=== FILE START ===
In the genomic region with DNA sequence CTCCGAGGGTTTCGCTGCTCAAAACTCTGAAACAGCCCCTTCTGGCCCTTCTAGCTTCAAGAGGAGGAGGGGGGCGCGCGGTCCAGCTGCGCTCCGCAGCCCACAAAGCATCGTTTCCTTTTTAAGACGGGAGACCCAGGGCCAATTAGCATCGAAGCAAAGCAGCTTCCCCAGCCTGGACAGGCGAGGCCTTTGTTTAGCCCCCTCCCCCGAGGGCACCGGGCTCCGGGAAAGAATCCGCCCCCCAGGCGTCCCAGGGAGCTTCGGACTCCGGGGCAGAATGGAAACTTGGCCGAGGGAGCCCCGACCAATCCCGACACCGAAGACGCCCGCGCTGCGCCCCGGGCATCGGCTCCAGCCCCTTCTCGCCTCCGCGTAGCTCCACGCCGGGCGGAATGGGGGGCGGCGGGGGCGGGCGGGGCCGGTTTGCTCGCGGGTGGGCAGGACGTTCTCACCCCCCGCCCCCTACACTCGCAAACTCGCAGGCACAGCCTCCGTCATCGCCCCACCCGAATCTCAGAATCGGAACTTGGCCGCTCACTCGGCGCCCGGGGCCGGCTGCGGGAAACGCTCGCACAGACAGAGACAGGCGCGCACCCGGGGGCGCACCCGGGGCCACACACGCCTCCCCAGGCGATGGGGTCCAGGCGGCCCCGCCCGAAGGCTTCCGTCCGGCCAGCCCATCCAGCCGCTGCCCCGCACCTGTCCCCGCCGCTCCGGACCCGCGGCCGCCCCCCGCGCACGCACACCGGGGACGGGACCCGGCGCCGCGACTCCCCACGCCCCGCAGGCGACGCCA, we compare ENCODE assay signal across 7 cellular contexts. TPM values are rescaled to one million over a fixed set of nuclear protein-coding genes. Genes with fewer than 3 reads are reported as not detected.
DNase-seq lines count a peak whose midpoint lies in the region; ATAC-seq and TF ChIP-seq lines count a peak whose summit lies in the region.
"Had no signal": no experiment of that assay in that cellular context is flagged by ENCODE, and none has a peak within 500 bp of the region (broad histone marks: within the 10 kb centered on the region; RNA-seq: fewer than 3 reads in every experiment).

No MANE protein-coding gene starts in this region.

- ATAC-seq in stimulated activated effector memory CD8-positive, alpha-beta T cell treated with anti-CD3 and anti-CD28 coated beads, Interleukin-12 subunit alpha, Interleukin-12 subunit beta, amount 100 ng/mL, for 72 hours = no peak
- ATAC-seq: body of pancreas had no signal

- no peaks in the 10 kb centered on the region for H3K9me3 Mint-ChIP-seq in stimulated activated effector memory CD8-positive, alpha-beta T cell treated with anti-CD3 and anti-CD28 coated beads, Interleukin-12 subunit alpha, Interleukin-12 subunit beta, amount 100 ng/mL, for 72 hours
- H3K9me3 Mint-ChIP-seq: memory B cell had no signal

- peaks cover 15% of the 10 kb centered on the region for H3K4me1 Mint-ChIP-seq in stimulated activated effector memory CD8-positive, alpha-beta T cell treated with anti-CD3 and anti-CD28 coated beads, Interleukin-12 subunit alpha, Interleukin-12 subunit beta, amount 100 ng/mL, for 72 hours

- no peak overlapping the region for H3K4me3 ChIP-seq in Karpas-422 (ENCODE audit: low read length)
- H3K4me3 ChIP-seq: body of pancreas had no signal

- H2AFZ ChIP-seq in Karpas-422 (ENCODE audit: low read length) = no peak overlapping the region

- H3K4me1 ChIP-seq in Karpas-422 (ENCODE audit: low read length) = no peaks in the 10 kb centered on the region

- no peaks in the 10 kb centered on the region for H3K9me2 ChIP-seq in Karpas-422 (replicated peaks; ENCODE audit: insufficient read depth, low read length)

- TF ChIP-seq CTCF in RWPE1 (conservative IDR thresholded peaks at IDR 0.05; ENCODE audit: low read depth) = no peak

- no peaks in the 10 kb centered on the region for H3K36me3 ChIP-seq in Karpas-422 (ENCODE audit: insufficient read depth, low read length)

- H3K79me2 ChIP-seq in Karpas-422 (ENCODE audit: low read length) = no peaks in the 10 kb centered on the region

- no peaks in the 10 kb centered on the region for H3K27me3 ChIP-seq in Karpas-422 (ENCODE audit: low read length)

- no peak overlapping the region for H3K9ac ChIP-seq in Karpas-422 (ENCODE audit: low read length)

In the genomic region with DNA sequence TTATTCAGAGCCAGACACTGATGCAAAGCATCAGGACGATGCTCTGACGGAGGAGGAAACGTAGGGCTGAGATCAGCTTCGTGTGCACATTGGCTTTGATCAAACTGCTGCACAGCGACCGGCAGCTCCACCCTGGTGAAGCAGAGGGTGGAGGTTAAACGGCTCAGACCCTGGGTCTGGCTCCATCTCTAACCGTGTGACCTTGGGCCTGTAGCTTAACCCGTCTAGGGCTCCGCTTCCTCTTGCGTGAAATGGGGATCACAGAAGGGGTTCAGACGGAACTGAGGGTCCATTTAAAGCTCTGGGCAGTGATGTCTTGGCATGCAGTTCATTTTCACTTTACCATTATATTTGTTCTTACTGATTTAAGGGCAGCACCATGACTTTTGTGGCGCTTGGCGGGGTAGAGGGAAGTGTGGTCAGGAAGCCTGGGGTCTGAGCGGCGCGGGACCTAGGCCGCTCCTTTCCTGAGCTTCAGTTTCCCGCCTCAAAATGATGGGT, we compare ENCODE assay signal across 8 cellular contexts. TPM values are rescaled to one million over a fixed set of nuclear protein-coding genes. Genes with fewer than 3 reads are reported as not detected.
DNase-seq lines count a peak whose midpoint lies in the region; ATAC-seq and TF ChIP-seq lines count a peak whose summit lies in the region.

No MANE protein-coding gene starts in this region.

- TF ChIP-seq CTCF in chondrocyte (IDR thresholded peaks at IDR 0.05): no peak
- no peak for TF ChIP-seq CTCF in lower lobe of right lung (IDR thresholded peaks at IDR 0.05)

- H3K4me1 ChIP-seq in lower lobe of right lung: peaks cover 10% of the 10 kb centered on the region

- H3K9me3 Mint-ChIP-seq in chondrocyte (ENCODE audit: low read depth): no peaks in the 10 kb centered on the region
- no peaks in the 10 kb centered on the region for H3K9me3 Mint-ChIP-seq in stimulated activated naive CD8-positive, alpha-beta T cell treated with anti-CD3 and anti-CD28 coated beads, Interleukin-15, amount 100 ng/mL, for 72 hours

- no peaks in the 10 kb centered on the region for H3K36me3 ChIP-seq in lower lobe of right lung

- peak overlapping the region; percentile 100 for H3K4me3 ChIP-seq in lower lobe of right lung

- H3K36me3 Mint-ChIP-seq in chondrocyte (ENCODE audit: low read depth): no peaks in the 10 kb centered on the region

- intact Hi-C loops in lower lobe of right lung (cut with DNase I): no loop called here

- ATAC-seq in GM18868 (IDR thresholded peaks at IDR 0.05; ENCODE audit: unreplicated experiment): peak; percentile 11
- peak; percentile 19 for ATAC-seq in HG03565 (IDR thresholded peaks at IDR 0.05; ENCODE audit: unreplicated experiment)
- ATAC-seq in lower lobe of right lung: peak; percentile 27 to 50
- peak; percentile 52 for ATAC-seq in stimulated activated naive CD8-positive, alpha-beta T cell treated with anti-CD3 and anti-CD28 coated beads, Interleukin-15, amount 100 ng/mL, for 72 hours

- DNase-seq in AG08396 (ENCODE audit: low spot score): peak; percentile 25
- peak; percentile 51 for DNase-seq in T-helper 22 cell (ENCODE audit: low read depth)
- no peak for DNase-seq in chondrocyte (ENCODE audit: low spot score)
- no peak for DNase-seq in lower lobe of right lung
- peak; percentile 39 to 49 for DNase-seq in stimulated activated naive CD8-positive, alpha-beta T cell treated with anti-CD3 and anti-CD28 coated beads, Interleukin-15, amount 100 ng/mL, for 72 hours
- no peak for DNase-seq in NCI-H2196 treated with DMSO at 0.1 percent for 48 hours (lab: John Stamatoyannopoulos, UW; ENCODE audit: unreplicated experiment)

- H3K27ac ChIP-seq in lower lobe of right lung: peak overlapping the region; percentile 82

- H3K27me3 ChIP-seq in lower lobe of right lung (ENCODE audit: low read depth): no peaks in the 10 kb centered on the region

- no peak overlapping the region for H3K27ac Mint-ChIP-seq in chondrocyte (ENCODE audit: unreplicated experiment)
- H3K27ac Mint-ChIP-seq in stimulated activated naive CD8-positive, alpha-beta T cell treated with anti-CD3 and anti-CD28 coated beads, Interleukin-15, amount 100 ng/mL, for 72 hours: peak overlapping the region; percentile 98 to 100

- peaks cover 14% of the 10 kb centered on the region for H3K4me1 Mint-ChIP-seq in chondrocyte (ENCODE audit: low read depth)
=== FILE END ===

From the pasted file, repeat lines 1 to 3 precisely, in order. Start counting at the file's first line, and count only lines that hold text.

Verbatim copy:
In the genomic region with DNA sequence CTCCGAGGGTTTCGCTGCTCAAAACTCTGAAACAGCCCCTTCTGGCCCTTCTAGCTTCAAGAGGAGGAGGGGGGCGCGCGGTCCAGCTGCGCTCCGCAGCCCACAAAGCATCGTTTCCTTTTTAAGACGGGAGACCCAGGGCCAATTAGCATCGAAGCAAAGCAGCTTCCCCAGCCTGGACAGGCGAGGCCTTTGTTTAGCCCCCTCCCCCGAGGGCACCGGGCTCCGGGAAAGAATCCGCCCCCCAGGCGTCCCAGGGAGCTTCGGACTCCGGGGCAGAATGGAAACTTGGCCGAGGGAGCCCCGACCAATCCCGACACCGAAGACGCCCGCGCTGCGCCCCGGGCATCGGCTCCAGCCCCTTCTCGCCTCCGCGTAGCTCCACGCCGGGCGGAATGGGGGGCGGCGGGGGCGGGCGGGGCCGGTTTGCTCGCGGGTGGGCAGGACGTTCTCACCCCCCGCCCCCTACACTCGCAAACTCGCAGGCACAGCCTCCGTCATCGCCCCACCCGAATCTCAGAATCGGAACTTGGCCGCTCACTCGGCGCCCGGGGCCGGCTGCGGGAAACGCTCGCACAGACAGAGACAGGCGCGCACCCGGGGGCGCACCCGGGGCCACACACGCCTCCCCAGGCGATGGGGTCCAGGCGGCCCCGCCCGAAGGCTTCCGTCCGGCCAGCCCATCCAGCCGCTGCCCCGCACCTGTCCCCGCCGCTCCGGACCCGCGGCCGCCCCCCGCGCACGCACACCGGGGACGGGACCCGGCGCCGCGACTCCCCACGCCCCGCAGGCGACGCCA, we compare ENCODE assay signal across 7 cellular contexts. TPM values are rescaled to one million over a fixed set of nuclear protein-coding genes. Genes with fewer than 3 reads are reported as not detected.
DNase-seq lines count a peak whose midpoint lies in the region; ATAC-seq and TF ChIP-seq lines count a peak whose summit lies in the region.
"Had no signal": no experiment of that assay in that cellular context is flagged by ENCODE, and none has a peak within 500 bp of the region (broad histone marks: within the 10 kb centered on the region; RNA-seq: fewer than 3 reads in every experiment).